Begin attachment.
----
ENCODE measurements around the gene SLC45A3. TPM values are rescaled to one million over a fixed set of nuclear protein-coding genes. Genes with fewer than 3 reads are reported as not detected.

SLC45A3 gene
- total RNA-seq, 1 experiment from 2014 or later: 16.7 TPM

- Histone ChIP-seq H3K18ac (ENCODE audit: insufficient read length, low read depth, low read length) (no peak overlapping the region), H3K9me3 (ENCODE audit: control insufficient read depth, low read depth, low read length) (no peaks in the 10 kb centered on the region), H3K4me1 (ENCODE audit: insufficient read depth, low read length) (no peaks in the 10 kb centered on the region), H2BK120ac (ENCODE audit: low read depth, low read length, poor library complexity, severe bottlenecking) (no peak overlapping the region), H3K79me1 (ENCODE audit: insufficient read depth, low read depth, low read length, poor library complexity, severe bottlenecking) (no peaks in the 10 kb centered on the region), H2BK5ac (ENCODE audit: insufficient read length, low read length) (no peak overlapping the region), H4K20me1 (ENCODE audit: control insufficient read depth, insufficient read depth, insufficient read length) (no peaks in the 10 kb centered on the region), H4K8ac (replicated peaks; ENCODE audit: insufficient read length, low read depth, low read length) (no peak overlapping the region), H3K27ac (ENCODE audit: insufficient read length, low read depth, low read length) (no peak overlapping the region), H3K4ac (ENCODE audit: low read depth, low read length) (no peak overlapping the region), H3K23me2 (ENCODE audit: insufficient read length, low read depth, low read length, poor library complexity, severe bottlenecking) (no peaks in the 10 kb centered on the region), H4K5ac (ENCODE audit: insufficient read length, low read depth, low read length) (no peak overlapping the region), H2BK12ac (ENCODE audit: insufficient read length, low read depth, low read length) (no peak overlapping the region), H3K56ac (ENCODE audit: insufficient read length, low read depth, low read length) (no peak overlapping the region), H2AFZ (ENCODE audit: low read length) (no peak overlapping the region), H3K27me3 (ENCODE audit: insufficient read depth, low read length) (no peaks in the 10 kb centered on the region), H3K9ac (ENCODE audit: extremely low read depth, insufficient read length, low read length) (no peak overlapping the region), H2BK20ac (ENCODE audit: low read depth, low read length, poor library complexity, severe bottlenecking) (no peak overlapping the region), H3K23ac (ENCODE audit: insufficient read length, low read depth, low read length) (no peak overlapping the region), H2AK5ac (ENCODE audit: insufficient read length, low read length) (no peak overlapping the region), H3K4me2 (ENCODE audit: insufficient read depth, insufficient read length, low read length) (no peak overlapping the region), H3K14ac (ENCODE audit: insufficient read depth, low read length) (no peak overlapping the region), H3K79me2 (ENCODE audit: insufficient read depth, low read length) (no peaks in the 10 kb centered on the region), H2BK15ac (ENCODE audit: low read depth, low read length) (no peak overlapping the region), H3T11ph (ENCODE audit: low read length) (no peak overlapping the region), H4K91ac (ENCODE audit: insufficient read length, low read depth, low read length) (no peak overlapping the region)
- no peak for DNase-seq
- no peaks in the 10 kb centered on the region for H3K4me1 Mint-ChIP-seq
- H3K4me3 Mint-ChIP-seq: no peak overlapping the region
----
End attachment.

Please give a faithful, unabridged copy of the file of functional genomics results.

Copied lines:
ENCODE measurements around the gene SLC45A3. TPM values are rescaled to one million over a fixed set of nuclear protein-coding genes. Genes with fewer than 3 reads are reported as not detected.

SLC45A3 gene
- total RNA-seq, 1 experiment from 2014 or later: 16.7 TPM

- Histone ChIP-seq H3K18ac (ENCODE audit: insufficient read length, low read depth, low read length) (no peak overlapping the region), H3K9me3 (ENCODE audit: control insufficient read depth, low read depth, low read length) (no peaks in the 10 kb centered on the region), H3K4me1 (ENCODE audit: insufficient read depth, low read length) (no peaks in the 10 kb centered on the region), H2BK120ac (ENCODE audit: low read depth, low read length, poor library complexity, severe bottlenecking) (no peak overlapping the region), H3K79me1 (ENCODE audit: insufficient read depth, low read depth, low read length, poor library complexity, severe bottlenecking) (no peaks in the 10 kb centered on the region), H2BK5ac (ENCODE audit: insufficient read length, low read length) (no peak overlapping the region), H4K20me1 (ENCODE audit: control insufficient read depth, insufficient read depth, insufficient read length) (no peaks in the 10 kb centered on the region), H4K8ac (replicated peaks; ENCODE audit: insufficient read length, low read depth, low read length) (no peak overlapping the region), H3K27ac (ENCODE audit: insufficient read length, low read depth, low read length) (no peak overlapping the region), H3K4ac (ENCODE audit: low read depth, low read length) (no peak overlapping the region), H3K23me2 (ENCODE audit: insufficient read length, low read depth, low read length, poor library complexity, severe bottlenecking) (no peaks in the 10 kb centered on the region), H4K5ac (ENCODE audit: insufficient read length, low read depth, low read length) (no peak overlapping the region), H2BK12ac (ENCODE audit: insufficient read length, low read depth, low read length) (no peak overlapping the region), H3K56ac (ENCODE audit: insufficient read length, low read depth, low read length) (no peak overlapping the region), H2AFZ (ENCODE audit: low read length) (no peak overlapping the region), H3K27me3 (ENCODE audit: insufficient read depth, low read length) (no peaks in the 10 kb centered on the region), H3K9ac (ENCODE audit: extremely low read depth, insufficient read length, low read length) (no peak overlapping the region), H2BK20ac (ENCODE audit: low read depth, low read length, poor library complexity, severe bottlenecking) (no peak overlapping the region), H3K23ac (ENCODE audit: insufficient read length, low read depth, low read length) (no peak overlapping the region), H2AK5ac (ENCODE audit: insufficient read length, low read length) (no peak overlapping the region), H3K4me2 (ENCODE audit: insufficient read depth, insufficient read length, low read length) (no peak overlapping the region), H3K14ac (ENCODE audit: insufficient read depth, low read length) (no peak overlapping the region), H3K79me2 (ENCODE audit: insufficient read depth, low read length) (no peaks in the 10 kb centered on the region), H2BK15ac (ENCODE audit: low read depth, low read length) (no peak overlapping the region), H3T11ph (ENCODE audit: low read length) (no peak overlapping the region), H4K91ac (ENCODE audit: insufficient read length, low read depth, low read length) (no peak overlapping the region)
- no peak for DNase-seq
- no peaks in the 10 kb centered on the region for H3K4me1 Mint-ChIP-seq
- H3K4me3 Mint-ChIP-seq: no peak overlapping the region